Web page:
So, if AI technology is not new, why then is it hyped as the latest technological innovation? Although research and development of AI has been in progress for decades, earlier iterations of AI applications typically had a limited scope of abilities. AI applications that can beat a human in the game of chess, such as IBM’s Deep Blue developed in 1997, for example, are certainly impressive, but they only really apply to the game of chess. The excitement around newer AI applications, much of which started with the release of OpenAI’s ChatGPT, stems from their broad applicability and ability to generate new information—termed generative AI or Gen AI.

These new generative AI applications represent a significant breakthrough in AI—finally, AI applications appear to be truly “intelligent” and the possibilities for how they may be applied is seemingly endless. Today’s AI applications typically utilize ML and deep learning techniques—and like the general concept of AI—these techniques have actually been around for some time. The rapid advancement seen in the field of AI however is made possible with greater computing power, such as GPUs, greater access to large-scale data sets, and innovative new architectures such as transformer neural network models.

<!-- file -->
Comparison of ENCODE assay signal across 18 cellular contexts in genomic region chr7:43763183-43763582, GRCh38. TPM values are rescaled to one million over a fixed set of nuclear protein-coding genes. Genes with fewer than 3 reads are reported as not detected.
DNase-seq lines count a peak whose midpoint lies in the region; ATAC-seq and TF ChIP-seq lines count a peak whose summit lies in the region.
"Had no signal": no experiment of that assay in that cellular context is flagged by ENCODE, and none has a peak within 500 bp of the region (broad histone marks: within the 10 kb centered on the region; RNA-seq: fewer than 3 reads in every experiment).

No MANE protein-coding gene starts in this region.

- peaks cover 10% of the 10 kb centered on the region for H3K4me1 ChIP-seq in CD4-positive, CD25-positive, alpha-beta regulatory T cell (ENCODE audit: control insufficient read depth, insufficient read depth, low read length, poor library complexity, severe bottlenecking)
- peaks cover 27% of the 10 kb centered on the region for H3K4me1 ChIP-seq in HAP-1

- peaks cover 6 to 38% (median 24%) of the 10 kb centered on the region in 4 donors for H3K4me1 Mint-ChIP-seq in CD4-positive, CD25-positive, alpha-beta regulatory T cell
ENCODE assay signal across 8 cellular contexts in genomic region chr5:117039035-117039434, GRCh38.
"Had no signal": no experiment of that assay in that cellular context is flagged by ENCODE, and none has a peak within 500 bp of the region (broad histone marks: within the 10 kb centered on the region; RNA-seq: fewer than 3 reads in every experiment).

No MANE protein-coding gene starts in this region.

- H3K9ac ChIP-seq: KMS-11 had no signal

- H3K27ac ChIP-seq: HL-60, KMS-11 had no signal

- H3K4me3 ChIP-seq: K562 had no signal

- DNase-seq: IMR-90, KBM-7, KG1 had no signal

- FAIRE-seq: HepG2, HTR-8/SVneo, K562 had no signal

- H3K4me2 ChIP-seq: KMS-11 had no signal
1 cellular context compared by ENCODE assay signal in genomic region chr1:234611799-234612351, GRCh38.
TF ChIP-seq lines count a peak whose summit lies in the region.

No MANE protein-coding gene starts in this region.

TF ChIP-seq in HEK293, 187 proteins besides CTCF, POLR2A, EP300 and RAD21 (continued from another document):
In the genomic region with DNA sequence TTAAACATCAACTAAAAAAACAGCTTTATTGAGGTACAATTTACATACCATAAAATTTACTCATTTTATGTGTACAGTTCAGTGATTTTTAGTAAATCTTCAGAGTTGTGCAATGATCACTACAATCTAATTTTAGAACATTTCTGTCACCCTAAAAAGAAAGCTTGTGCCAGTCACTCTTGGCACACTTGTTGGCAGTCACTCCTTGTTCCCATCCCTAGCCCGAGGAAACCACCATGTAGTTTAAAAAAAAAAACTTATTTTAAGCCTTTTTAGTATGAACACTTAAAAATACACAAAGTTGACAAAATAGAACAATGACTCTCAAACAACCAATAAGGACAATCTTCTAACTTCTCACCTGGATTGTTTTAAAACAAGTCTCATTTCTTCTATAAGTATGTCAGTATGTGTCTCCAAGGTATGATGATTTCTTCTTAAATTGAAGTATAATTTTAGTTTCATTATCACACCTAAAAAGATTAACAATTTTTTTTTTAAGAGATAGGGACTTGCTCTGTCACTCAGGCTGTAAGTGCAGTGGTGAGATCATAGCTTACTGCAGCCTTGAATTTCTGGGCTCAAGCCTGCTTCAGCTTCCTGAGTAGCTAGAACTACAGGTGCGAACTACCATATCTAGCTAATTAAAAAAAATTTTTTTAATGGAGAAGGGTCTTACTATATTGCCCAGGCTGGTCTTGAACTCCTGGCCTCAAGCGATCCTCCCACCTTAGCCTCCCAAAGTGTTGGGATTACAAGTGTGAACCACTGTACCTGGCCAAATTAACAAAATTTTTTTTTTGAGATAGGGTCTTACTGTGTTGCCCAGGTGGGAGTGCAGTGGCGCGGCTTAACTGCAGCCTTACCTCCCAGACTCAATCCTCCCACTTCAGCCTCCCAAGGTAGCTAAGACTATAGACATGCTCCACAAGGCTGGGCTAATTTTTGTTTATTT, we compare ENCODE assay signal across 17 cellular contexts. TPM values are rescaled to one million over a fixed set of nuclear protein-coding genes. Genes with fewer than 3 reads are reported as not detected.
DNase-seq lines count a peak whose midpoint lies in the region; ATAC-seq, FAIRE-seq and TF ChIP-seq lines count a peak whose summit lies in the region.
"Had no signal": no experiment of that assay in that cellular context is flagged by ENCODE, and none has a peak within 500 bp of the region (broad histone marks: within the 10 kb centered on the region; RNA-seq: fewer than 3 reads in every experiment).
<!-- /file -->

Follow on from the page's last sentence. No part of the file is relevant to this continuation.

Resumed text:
Machine Learning

ML is the main technique currently used within the field of AI. ML, as the name suggests involves providing data to a machine that allows it to learn some behavior. ML models use a sample data set, called training data, to learn the patterns and characteristics relevant for completing a desired task. Once the model is trained, it can apply what was learned to complete the task using new data. ML algorithms differ from traditional algorithms in that the outcomes are determined by the data it was trained on, rather than executing specific programming instructions.

ML algorithms can be used for a number of tasks including categorization, regression, pattern recognition, and prediction. Examples of popular ML algorithms include linear regression, decision trees, native bayes algorithm, K nearest neighbors, K-means, and random forests. ML algorithms are categorized as Supervised, Unsupervised, or Semi-Supervised.

  • Supervised ML refers to algorithms which are trained with labeled data. These algorithms learn by comparing the characteristics of the data with what its corresponding label output. The trained model can then be used to predict labels for new data, making it useful for classification and prediction applications.